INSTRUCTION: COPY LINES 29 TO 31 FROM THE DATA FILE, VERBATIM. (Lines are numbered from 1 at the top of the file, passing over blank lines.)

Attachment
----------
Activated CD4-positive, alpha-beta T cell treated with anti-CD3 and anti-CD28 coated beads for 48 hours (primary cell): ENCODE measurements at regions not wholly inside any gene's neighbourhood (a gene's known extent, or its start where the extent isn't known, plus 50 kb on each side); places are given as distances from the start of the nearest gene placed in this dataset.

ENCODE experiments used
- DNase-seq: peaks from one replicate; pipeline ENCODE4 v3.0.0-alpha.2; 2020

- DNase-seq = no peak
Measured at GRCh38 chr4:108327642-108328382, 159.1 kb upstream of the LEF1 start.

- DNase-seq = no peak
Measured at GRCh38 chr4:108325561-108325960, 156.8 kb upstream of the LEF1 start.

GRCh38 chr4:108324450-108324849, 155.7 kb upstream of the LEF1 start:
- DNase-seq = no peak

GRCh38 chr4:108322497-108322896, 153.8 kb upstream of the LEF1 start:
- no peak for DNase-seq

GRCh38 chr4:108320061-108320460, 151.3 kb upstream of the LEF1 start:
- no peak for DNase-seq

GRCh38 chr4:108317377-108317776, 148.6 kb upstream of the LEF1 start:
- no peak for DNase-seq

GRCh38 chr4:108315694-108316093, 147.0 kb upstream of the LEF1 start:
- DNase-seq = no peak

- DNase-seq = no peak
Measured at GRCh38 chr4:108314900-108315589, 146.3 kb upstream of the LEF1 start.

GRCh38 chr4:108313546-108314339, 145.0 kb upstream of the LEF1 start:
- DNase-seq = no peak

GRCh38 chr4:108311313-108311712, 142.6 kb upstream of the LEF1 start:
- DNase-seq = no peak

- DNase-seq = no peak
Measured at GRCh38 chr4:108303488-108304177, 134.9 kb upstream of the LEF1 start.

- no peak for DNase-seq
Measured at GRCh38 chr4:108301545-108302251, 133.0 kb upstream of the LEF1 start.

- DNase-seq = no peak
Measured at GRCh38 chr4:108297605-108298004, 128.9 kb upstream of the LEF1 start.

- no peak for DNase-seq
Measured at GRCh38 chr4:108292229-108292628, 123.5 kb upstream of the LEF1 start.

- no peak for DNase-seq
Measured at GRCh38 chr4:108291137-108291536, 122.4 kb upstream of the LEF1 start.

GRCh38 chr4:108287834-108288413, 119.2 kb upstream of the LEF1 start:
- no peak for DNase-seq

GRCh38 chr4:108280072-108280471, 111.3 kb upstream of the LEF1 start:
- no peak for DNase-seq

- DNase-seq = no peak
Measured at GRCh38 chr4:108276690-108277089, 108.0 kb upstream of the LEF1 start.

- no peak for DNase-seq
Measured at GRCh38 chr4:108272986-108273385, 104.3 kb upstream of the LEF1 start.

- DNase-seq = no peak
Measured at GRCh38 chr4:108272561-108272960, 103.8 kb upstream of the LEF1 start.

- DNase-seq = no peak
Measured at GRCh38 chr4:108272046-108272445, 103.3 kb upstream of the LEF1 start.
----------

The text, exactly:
Measured at GRCh38 chr4:108297605-108298004, 128.9 kb upstream of the LEF1 start.

- no peak for DNase-seq
Measured at GRCh38 chr4:108292229-108292628, 123.5 kb upstream of the LEF1 start.